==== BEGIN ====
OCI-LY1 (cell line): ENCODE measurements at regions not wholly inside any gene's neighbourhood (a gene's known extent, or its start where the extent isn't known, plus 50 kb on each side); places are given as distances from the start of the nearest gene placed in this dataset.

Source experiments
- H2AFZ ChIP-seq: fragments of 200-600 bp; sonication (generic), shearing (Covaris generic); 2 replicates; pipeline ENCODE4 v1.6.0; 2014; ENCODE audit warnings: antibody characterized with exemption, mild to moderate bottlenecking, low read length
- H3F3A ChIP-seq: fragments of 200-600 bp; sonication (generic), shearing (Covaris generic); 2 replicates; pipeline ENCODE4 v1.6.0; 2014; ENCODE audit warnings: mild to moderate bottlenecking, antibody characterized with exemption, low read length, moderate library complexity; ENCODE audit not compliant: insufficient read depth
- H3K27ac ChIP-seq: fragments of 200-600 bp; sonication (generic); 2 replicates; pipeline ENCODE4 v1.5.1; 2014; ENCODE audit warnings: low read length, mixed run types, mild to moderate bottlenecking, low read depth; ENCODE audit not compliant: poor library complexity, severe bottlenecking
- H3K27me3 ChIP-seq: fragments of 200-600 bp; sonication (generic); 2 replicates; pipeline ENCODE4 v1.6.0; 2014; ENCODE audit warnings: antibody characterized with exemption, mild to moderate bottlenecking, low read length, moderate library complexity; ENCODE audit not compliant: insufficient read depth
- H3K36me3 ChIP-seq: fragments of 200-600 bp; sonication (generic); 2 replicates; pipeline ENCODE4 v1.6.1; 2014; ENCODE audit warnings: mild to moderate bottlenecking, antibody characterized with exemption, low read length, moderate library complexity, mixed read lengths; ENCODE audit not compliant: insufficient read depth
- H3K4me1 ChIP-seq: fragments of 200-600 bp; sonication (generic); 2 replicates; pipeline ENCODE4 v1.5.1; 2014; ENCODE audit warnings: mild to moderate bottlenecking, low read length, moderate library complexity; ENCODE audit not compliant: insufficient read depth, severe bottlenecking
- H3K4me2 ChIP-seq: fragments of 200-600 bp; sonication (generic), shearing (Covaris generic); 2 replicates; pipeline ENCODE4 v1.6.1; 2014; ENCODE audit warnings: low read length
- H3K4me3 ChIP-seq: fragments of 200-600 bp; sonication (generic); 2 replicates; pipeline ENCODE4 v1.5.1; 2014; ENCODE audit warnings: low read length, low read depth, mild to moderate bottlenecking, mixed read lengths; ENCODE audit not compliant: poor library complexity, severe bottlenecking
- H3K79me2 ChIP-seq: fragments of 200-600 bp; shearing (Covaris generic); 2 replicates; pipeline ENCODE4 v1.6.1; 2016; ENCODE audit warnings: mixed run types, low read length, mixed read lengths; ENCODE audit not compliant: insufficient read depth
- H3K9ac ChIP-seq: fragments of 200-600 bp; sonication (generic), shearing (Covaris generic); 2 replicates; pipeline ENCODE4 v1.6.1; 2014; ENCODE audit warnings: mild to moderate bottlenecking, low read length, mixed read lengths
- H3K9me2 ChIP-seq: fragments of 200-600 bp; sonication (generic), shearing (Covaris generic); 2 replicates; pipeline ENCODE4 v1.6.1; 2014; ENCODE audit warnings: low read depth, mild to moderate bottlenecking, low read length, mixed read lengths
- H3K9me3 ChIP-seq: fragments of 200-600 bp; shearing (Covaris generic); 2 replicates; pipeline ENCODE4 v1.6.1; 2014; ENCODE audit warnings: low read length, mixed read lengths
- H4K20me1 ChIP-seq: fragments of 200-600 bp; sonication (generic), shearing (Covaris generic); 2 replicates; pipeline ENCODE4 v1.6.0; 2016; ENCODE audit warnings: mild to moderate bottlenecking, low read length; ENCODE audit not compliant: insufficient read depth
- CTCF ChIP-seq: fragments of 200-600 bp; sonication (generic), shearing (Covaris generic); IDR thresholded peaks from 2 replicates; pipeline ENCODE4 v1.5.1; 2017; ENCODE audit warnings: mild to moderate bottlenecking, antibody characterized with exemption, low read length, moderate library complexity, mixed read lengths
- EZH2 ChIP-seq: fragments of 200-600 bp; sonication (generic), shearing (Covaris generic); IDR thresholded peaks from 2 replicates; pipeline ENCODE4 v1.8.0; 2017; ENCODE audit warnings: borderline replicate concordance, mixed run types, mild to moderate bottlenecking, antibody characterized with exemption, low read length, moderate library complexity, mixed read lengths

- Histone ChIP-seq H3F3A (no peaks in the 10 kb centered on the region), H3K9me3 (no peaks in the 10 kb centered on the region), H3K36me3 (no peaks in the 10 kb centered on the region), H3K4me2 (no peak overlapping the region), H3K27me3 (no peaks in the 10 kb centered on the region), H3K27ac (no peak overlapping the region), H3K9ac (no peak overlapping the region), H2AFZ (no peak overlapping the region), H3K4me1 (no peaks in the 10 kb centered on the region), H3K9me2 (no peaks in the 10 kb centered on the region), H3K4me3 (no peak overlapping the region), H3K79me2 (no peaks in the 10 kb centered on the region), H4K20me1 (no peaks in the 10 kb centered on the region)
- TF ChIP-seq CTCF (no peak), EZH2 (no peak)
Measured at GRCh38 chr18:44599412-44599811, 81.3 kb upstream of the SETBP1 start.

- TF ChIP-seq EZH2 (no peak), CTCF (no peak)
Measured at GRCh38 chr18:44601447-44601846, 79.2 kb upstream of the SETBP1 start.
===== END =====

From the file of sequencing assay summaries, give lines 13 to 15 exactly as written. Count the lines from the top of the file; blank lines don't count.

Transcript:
- H3K9me2 ChIP-seq: fragments of 200-600 bp; sonication (generic), shearing (Covaris generic); 2 replicates; pipeline ENCODE4 v1.6.1; 2014; ENCODE audit warnings: low read depth, mild to moderate bottlenecking, low read length, mixed read lengths
- H3K9me3 ChIP-seq: fragments of 200-600 bp; shearing (Covaris generic); 2 replicates; pipeline ENCODE4 v1.6.1; 2014; ENCODE audit warnings: low read length, mixed read lengths
- H4K20me1 ChIP-seq: fragments of 200-600 bp; sonication (generic), shearing (Covaris generic); 2 replicates; pipeline ENCODE4 v1.6.0; 2016; ENCODE audit warnings: mild to moderate bottlenecking, low read length; ENCODE audit not compliant: insufficient read depth